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Validating Automation Machine Learning Models – The Oracle Problem

Unless commissioning protocols are updated, automation control software may become difficult to perform validation testing on as machine learning and AI become more common.

Bill Mueller

One of my more aspirational career goals has been to increase the efficiency of validation testing without lowering the quality.  Testing of automated systems is essential to ensure quality in both the control system and the product.  Traditionally, commissioning consisted of comparing the system response against a pre-approved set of outputs.  This method has served the industry well where all code execution paths were deterministic and knowable.

As adoption of machine learning (ML) and artificial intelligence (AI) on the plant floor becomes more common, it is becoming clear that the newly deployed machine models are subverting traditional testing techniques.  It is not always possible, nor practical, to identify every possible execution path of a modern machine model developed through supervised learning.  Protocols developed for traditional state-machine logic or sequences will require modernization to continue providing the same level of confidence.

The current generation of commissioning protocols are based on automated software testing techniques established in the early 1980’s and 90’s using what are known as test ‘Oracles’.  An Oracle in this sense refers to the absolute authority (i.e. source of truth) used to determine if a certain test passes or fails.  The correct output for an expected input is determined by the Oracle.  This role can be design documentation, user requirements, or experienced subject matter experts.

With the increasing use of ML applications on the plant floor, automation control software will begin falling into the non-testable class of software.  The input domains are large, boundaries difficult to define, and environment preconditions determine correct interpretation of the results.  The current reliance on explicit testing will need to evolve and leverage implicit testing methods to maintain relevancy.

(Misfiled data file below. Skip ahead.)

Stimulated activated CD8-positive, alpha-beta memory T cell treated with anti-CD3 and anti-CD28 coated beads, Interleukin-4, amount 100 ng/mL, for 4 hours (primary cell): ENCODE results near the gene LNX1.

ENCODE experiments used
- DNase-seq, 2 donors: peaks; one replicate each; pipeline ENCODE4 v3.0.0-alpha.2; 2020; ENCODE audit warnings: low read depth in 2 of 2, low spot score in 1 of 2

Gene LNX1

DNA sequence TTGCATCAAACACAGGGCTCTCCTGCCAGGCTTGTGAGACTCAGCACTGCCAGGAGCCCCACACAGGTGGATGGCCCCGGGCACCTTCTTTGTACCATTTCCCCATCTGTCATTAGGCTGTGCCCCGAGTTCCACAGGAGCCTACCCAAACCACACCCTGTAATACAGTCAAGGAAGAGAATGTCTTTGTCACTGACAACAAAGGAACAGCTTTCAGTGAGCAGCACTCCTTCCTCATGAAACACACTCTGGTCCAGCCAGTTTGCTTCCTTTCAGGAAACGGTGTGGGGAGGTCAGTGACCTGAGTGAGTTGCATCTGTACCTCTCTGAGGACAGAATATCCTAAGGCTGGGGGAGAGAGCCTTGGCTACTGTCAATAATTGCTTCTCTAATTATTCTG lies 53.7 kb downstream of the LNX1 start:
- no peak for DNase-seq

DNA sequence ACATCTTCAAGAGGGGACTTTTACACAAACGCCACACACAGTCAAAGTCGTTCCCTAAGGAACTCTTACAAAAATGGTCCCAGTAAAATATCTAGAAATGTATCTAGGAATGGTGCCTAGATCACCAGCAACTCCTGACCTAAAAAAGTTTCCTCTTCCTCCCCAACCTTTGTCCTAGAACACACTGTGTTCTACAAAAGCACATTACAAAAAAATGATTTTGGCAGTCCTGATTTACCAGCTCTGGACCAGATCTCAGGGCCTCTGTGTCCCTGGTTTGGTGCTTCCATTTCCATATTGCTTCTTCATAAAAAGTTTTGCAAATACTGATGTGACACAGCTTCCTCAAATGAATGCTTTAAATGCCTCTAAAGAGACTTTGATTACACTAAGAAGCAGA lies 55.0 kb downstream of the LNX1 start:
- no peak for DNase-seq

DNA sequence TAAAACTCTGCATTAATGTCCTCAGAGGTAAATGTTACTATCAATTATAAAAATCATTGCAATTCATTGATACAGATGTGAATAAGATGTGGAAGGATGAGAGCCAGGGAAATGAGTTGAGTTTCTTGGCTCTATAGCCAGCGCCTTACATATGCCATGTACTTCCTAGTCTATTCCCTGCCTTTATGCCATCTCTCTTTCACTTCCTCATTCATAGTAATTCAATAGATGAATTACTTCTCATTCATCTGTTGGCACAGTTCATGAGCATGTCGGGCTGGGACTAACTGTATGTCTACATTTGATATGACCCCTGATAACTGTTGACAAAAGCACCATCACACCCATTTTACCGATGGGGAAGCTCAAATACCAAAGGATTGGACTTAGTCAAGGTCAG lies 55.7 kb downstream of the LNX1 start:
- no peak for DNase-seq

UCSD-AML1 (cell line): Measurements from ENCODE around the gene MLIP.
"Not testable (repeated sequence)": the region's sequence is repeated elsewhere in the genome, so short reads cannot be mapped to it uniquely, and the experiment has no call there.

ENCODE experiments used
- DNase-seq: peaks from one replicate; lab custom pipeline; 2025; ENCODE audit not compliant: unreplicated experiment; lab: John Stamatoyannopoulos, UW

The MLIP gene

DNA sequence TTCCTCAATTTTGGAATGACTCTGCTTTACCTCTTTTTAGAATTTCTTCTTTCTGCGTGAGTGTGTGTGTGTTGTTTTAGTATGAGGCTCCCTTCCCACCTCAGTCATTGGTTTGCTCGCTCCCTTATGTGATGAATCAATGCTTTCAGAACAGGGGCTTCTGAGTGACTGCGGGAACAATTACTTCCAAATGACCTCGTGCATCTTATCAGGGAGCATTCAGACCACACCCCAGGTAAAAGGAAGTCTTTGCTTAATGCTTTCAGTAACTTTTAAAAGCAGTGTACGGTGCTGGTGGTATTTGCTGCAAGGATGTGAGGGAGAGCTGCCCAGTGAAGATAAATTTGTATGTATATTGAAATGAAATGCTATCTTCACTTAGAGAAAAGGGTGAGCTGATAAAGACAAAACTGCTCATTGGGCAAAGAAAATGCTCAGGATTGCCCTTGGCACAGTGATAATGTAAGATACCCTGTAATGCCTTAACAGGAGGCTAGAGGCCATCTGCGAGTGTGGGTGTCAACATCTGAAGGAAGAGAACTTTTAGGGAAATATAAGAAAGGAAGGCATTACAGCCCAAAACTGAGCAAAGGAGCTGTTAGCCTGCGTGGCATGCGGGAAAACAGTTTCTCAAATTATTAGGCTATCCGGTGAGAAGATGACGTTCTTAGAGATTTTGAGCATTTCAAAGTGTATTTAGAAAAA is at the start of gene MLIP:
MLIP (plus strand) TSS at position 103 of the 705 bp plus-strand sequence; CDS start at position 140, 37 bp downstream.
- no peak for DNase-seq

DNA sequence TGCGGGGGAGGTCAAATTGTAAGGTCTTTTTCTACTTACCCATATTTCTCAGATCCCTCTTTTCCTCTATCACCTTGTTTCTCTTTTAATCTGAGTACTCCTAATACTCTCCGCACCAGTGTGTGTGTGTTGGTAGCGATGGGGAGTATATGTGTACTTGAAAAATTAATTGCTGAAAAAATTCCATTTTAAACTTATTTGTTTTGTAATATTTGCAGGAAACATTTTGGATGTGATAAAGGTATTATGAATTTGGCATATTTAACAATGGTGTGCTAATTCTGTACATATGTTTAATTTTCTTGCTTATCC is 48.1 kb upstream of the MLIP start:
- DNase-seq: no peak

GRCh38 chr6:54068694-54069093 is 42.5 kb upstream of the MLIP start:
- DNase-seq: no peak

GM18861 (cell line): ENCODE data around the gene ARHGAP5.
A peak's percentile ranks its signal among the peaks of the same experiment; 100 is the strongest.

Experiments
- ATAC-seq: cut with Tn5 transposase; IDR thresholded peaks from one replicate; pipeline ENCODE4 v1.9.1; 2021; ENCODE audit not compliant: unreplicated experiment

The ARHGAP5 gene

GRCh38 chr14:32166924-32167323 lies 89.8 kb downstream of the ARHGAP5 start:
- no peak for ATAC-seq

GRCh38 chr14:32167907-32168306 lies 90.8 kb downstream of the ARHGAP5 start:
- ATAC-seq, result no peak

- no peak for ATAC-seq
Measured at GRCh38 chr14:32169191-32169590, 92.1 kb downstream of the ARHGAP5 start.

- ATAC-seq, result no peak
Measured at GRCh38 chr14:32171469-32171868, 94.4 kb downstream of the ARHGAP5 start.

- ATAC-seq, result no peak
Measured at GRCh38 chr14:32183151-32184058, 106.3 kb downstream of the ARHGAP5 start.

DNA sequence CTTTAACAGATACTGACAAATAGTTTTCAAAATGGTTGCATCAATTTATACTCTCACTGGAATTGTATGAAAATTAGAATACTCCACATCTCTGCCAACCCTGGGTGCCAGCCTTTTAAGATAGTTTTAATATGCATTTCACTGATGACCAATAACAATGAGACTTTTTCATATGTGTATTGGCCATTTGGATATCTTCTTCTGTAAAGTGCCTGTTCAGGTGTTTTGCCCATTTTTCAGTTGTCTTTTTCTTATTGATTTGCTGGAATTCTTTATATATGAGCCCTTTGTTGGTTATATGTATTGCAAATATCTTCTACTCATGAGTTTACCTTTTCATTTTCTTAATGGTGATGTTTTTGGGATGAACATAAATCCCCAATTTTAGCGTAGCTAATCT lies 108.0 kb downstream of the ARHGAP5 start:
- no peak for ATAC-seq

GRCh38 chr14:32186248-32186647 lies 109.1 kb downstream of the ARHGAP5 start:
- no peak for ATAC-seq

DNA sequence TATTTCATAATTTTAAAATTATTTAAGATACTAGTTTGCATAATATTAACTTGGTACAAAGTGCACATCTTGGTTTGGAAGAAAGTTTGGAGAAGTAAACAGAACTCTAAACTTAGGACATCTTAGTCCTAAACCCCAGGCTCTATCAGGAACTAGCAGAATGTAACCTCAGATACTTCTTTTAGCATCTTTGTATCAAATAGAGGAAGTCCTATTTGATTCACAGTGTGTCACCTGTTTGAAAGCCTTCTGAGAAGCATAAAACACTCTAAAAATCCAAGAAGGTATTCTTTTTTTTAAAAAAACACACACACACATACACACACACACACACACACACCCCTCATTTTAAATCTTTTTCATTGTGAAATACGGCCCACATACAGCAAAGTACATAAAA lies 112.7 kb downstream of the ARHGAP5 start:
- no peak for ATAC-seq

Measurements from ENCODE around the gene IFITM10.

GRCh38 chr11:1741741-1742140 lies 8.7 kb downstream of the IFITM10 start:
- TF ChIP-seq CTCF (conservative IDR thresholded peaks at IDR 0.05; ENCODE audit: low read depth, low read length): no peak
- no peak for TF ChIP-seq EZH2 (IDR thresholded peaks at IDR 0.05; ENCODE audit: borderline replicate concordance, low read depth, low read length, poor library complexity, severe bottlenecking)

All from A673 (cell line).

Validation testing today falls on a spectrum of explicit and implicit testing.  An excellent example of implicit testing in legacy systems is verifying a PID control loop.  While the mathematical model of a PID is known, for all practical purposes they are typically tested as a black box that takes an input, applies a mathematical model over time, and sets an output.  It is very common to field-test PIDs during commissioning.  However, the testing relies heavily on the tester to maintain clever control of the inputs to get the right output for a pass/fail result.  Once in production or paired with cascaded loops, controlling a complex set of real-world inputs borders on the impossible.

Even then, most engineers can quickly determine if a process isn’t controlling correctly.  Abnormal conditions such as inverted control response, oscillation, or just bad tuning parameters are recognizable to the trained eye.  For a consistent and repeatable test that doesn’t rely on the skill of the observer, the testing should instead rely on a series of overlapping weak Oracles to implicitly verify correct functionality.

The PID example above illustrates the problem of validating machine learning algorithms where the number of inputs may be variable, the mathematical model is unknown, and the output includes a confidence factor.  These new algorithms require a different approach to implicit testing.  Developing a robust validation strategy should begin now.

A human Oracle will still be needed for the foreseeable future.  But we can begin integrating the same advanced tools that have been used in other industries to address similar issues verifying the efficacy on machine learning models:

Metamorphic testing was developed to help mitigate the Oracle problem in application software testing.  Grossly simplified, the methodology uses the relationship between a system’s output and multiple inputs to detect possible malfunctions.  A possible application would be controlling pH when the volume of material to be controlled is known.  If the system starts dumping excessive neutralization solution, it’s probably safe to assume something is wrong and we’re just making salt.  Metamorphic testing, in this case, helps constrain testable values that cannot be precisely pre-defined in stochastic systems.

Cross Validation with an independent model is another possible tool.  At its core, cross validation evaluates the output from two independent mathematical models of a system to determine if they are in agreement.  The major drawback to this is that it doubles the work and processing required.  But as our industry moves toward process modeling before equipment is built, this initial model may be used to validate the real-world process.

While not a solution to the Oracle problem, preparing now can help integrate and mold existing tools from other industries to progress implicit testing for validation.  Machine learning models are being deployed now.  The pursuit of advanced testing methodologies is a worthy aspirational goal for the automation industry.

Bill Mueller, is the founder and senior engineer of Lucid Automation and Security, an integrator member of the Control System Integrators Association (CSIA). For more information about Lucid Automation and Security, visit its profile on the Industrial Automation Exchange.

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